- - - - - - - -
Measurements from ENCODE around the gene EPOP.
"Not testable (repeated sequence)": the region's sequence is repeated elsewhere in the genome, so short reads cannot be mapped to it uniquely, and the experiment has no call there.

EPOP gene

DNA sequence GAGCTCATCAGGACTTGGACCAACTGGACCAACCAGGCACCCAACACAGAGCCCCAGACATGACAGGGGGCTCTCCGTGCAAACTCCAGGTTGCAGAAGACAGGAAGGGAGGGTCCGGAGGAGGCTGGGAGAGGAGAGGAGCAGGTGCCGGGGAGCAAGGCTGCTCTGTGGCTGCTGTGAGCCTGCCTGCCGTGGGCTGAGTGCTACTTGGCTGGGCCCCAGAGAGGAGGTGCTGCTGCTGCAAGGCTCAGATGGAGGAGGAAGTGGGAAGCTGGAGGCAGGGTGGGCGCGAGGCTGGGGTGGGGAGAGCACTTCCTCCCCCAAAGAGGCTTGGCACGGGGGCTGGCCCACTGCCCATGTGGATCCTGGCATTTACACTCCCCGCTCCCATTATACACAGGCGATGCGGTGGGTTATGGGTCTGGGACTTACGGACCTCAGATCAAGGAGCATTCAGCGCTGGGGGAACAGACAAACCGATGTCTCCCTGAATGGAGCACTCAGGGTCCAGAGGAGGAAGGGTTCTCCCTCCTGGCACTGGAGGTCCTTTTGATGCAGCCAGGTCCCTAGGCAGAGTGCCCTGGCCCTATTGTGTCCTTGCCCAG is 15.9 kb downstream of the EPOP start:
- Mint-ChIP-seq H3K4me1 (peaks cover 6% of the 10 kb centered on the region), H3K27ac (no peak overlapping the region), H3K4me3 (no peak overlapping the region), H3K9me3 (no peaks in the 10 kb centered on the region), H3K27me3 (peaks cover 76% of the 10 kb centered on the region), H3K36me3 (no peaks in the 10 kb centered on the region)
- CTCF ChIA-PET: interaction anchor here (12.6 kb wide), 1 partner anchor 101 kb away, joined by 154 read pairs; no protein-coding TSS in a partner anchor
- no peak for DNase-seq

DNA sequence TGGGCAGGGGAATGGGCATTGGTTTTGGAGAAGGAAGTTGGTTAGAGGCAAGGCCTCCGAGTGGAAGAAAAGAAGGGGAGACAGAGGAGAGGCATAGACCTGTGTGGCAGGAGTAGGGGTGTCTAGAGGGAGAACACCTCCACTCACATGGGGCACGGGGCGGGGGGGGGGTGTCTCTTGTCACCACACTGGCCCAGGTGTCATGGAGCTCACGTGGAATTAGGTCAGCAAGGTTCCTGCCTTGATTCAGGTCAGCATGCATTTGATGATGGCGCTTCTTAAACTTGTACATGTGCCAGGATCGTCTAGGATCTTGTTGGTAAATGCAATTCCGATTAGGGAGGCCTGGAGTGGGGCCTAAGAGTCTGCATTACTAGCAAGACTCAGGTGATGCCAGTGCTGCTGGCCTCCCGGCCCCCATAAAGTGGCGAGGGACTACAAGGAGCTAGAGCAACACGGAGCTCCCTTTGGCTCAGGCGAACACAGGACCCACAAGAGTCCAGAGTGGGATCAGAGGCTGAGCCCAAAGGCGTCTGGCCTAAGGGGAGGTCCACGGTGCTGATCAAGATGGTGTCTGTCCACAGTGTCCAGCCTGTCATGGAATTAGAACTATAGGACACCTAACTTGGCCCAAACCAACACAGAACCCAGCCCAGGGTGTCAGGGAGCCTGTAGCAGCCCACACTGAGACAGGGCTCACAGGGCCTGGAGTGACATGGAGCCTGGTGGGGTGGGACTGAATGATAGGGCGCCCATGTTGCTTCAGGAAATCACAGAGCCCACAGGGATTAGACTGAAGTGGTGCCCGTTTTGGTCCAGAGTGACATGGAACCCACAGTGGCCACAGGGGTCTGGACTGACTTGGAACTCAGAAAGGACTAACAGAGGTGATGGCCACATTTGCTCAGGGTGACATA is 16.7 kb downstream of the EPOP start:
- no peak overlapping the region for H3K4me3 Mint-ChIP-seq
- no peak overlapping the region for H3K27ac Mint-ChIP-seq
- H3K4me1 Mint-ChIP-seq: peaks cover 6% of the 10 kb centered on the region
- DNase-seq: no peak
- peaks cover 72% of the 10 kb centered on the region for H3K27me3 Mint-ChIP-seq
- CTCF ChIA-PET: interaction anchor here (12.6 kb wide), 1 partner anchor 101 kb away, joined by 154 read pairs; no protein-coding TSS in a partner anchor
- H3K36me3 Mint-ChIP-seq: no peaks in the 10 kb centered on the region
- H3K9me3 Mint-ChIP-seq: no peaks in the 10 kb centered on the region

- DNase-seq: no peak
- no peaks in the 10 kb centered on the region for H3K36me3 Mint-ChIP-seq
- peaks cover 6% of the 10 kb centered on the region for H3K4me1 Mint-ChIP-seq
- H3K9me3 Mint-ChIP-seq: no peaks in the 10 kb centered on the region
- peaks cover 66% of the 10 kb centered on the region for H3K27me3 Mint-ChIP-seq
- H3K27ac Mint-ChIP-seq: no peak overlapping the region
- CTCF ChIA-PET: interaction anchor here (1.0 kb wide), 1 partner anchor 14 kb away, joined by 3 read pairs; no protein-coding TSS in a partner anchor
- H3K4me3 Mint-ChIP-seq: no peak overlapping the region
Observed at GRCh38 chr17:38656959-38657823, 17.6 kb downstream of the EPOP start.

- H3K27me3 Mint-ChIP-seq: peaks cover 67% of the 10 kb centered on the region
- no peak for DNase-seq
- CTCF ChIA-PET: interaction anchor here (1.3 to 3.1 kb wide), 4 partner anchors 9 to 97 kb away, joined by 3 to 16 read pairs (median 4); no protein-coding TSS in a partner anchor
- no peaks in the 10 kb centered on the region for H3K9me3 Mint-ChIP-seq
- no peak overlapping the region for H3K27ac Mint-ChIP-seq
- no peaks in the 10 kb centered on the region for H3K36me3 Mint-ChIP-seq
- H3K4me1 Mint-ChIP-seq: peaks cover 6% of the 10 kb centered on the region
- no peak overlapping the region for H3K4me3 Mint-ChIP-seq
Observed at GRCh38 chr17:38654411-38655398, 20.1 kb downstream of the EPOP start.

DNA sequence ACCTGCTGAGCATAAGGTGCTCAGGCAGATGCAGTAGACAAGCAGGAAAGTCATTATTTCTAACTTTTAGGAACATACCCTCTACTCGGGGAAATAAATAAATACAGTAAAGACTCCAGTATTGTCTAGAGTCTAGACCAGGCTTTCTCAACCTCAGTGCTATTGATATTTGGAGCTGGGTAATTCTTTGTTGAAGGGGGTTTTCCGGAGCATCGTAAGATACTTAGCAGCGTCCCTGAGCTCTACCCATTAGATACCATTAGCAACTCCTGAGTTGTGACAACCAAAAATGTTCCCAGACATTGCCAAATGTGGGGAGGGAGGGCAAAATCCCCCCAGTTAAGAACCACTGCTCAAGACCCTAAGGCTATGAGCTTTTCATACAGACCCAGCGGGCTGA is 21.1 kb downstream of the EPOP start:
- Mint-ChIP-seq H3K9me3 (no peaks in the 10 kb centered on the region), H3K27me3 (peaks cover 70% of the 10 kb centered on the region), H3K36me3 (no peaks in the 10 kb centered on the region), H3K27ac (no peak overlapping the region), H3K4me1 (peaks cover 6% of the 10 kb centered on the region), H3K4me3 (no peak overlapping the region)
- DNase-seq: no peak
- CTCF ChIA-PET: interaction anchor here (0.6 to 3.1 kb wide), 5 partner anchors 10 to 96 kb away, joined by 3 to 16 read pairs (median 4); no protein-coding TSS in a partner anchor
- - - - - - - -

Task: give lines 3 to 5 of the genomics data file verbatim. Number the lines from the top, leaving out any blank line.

EPOP gene

DNA sequence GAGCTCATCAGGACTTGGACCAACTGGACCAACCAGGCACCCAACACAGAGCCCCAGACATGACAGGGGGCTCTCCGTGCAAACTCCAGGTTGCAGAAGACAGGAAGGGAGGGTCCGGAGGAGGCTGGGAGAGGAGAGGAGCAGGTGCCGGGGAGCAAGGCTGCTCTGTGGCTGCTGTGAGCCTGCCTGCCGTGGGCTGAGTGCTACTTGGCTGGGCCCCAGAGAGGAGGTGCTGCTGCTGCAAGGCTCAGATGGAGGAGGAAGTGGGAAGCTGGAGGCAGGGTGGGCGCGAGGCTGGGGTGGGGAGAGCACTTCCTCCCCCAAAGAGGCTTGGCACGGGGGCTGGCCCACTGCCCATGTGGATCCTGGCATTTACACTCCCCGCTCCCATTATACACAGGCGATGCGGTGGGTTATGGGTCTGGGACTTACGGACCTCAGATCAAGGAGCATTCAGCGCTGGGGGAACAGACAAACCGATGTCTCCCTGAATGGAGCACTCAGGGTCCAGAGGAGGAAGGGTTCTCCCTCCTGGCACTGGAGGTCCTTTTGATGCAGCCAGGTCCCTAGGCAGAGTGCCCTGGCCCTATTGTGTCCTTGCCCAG is 15.9 kb downstream of the EPOP start:
- Mint-ChIP-seq H3K4me1 (peaks cover 6% of the 10 kb centered on the region), H3K27ac (no peak overlapping the region), H3K4me3 (no peak overlapping the region), H3K9me3 (no peaks in the 10 kb centered on the region), H3K27me3 (peaks cover 76% of the 10 kb centered on the region), H3K36me3 (no peaks in the 10 kb centered on the region)